The Agence France-Presse and BBC report that Nigerian President Goodluck Jonathan and the Nigerian military have negotiated the release of a group of schoolgirls kidnapped by terrorist group Boko Haram in April.
#BREAKING Nigeria's military, presidency claims deal with Boko Haram on ceasefire, release of girls— Agence France-Presse (@AFP) October 17, 2014
Boko Haram kidnapped 276 Nigerian girls from a boarding school in the northeastern town of Chibok. Prior to the announcement, 219 girls remained in captivity after 57 escaped.
Voice of America reported earlier this week that the Nigerian government was in talks with Boko Haram to release the remaining girls and negotiate a cease-fire to a deadly insurgency that has claimed thousands of lives.
An adviser to President Jonathan and a man "calling himself the secretary-general of Boko Haram" told Voice of America "that discussions are under way in Saudi Arabia, aided by Chadian President Idriss Deby and high-level officials from Cameroon."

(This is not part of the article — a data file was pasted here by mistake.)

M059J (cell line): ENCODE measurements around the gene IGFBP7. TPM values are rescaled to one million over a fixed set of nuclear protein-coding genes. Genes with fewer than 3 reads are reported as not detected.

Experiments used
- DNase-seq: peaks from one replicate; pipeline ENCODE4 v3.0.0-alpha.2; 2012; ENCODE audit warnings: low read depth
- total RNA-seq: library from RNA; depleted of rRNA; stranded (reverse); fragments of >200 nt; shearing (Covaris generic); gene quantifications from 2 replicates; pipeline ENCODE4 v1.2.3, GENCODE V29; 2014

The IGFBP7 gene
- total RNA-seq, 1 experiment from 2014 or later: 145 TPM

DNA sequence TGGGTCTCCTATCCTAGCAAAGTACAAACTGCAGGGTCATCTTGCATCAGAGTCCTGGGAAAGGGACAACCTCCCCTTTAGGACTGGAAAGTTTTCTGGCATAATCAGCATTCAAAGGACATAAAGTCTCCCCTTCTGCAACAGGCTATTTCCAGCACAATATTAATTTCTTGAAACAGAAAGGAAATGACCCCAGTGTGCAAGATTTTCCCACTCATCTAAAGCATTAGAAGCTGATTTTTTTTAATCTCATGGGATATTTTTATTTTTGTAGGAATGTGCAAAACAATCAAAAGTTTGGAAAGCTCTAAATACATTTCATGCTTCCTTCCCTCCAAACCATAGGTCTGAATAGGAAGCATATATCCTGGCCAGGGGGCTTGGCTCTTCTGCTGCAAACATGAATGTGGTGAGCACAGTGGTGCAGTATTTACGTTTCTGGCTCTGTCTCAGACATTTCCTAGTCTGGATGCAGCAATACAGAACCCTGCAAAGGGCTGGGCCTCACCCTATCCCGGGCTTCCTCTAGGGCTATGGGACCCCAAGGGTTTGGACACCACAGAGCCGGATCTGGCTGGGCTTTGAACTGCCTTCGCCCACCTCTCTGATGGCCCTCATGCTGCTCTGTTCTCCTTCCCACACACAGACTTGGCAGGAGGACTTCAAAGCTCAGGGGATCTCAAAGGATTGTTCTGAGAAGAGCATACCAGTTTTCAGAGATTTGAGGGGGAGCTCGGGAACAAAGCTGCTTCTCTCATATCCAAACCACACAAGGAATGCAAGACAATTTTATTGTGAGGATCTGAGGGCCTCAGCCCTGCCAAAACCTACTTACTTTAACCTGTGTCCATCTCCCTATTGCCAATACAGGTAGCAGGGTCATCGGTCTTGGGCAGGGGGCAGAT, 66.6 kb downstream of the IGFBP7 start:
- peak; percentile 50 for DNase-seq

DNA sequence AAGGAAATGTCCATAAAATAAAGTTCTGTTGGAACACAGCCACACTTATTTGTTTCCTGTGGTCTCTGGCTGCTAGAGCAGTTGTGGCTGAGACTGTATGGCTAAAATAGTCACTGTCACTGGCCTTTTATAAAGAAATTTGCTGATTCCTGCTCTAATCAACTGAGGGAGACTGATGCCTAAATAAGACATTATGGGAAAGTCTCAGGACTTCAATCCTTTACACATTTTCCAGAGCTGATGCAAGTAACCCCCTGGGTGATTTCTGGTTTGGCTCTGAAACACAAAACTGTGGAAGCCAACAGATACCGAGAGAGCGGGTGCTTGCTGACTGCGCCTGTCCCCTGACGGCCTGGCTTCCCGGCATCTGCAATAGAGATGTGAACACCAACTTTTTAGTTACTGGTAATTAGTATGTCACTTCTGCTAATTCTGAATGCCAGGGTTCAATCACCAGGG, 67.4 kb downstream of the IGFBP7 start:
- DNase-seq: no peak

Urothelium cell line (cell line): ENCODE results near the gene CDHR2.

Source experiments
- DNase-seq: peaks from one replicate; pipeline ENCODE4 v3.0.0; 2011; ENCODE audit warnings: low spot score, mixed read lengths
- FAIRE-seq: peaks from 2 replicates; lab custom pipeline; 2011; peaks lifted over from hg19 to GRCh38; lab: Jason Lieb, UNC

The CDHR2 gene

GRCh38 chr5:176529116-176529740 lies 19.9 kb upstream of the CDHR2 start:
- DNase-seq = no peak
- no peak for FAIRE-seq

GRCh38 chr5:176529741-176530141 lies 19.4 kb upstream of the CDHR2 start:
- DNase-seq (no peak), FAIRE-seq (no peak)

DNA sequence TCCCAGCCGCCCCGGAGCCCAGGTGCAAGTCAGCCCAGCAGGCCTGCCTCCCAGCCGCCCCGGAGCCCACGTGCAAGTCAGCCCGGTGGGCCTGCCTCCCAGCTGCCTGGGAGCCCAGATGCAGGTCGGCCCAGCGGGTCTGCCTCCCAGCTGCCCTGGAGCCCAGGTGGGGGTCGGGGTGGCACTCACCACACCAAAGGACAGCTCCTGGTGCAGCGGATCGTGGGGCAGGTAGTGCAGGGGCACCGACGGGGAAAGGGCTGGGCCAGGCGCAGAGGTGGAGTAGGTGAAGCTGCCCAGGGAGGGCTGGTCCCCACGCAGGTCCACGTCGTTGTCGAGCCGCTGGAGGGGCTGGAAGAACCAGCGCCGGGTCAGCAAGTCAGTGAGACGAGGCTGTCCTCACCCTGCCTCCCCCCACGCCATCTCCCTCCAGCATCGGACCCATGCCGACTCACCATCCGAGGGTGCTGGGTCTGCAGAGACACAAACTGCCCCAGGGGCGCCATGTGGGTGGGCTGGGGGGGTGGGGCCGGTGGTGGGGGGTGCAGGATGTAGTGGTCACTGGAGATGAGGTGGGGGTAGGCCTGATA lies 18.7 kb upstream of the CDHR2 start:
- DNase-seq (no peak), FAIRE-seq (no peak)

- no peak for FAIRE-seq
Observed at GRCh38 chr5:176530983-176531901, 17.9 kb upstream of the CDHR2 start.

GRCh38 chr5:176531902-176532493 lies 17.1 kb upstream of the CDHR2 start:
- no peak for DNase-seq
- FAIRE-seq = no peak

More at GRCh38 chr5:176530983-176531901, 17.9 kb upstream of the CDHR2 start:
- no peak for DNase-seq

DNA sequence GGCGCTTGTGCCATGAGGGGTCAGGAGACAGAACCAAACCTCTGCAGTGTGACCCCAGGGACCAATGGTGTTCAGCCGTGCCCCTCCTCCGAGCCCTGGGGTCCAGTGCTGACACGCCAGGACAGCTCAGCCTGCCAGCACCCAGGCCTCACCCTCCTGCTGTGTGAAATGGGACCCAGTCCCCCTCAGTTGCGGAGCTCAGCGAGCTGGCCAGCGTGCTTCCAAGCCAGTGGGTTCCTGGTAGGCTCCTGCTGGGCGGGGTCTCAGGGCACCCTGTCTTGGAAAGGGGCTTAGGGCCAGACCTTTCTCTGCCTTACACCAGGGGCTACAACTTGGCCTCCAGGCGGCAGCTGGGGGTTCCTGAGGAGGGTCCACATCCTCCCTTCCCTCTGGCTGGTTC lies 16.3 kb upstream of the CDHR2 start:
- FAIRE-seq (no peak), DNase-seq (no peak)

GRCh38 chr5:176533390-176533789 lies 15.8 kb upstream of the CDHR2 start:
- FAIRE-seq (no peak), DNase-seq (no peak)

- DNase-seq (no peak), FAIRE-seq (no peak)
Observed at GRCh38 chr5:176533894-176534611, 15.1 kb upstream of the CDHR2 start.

The news comes days parents and community members protested in front of President Jonathan's villa in the Nigerian capital of Abuja, calling on the government to step up its efforts. Authorities have been reluctant to pursue a military operation over concerns that it might endanger the kidnapped girls' safety, but after six months, patience is running low.
"As far as our girls are concerned, they have been abandoned," Mkeki Mutah, an uncle of two of the kidnapped girls, told Al Jazeera. "There is a saying: 'Actions speak louder than words.' Leaders from around the world came out and said they would assist to bring the girls back, but now we hear nothing. The question I wish to raise is: Why?"